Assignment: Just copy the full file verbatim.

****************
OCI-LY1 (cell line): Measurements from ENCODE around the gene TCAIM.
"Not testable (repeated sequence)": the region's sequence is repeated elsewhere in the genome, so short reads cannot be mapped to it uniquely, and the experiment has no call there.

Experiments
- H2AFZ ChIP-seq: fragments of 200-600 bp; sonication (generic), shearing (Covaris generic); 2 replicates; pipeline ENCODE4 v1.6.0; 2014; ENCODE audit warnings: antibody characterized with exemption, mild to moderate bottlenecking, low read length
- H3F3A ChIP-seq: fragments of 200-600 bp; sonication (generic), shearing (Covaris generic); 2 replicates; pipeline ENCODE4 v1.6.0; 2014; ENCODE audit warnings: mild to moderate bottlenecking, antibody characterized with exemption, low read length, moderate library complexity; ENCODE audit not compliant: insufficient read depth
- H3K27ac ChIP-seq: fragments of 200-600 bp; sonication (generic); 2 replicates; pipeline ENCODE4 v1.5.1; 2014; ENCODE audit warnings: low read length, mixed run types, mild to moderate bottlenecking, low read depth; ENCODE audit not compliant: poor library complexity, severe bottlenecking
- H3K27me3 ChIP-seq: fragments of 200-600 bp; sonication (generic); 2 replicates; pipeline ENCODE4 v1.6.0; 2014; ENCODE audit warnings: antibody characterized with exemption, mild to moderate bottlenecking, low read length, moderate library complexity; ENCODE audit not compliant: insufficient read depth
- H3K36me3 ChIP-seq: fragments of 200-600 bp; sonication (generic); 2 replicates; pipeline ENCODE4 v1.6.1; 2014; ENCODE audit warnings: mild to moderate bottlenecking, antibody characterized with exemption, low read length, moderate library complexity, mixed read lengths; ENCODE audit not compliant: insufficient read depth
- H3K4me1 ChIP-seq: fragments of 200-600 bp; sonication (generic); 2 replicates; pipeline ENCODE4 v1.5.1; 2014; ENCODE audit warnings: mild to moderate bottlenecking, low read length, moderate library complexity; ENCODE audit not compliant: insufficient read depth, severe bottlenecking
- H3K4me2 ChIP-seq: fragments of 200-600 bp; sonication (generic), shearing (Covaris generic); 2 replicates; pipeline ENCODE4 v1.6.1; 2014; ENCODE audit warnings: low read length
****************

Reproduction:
OCI-LY1 (cell line): Measurements from ENCODE around the gene TCAIM.
"Not testable (repeated sequence)": the region's sequence is repeated elsewhere in the genome, so short reads cannot be mapped to it uniquely, and the experiment has no call there.

Experiments
- H2AFZ ChIP-seq: fragments of 200-600 bp; sonication (generic), shearing (Covaris generic); 2 replicates; pipeline ENCODE4 v1.6.0; 2014; ENCODE audit warnings: antibody characterized with exemption, mild to moderate bottlenecking, low read length
- H3F3A ChIP-seq: fragments of 200-600 bp; sonication (generic), shearing (Covaris generic); 2 replicates; pipeline ENCODE4 v1.6.0; 2014; ENCODE audit warnings: mild to moderate bottlenecking, antibody characterized with exemption, low read length, moderate library complexity; ENCODE audit not compliant: insufficient read depth
- H3K27ac ChIP-seq: fragments of 200-600 bp; sonication (generic); 2 replicates; pipeline ENCODE4 v1.5.1; 2014; ENCODE audit warnings: low read length, mixed run types, mild to moderate bottlenecking, low read depth; ENCODE audit not compliant: poor library complexity, severe bottlenecking
- H3K27me3 ChIP-seq: fragments of 200-600 bp; sonication (generic); 2 replicates; pipeline ENCODE4 v1.6.0; 2014; ENCODE audit warnings: antibody characterized with exemption, mild to moderate bottlenecking, low read length, moderate library complexity; ENCODE audit not compliant: insufficient read depth
- H3K36me3 ChIP-seq: fragments of 200-600 bp; sonication (generic); 2 replicates; pipeline ENCODE4 v1.6.1; 2014; ENCODE audit warnings: mild to moderate bottlenecking, antibody characterized with exemption, low read length, moderate library complexity, mixed read lengths; ENCODE audit not compliant: insufficient read depth
- H3K4me1 ChIP-seq: fragments of 200-600 bp; sonication (generic); 2 replicates; pipeline ENCODE4 v1.5.1; 2014; ENCODE audit warnings: mild to moderate bottlenecking, low read length, moderate library complexity; ENCODE audit not compliant: insufficient read depth, severe bottlenecking
- H3K4me2 ChIP-seq: fragments of 200-600 bp; sonication (generic), shearing (Covaris generic); 2 replicates; pipeline ENCODE4 v1.6.1; 2014; ENCODE audit warnings: low read length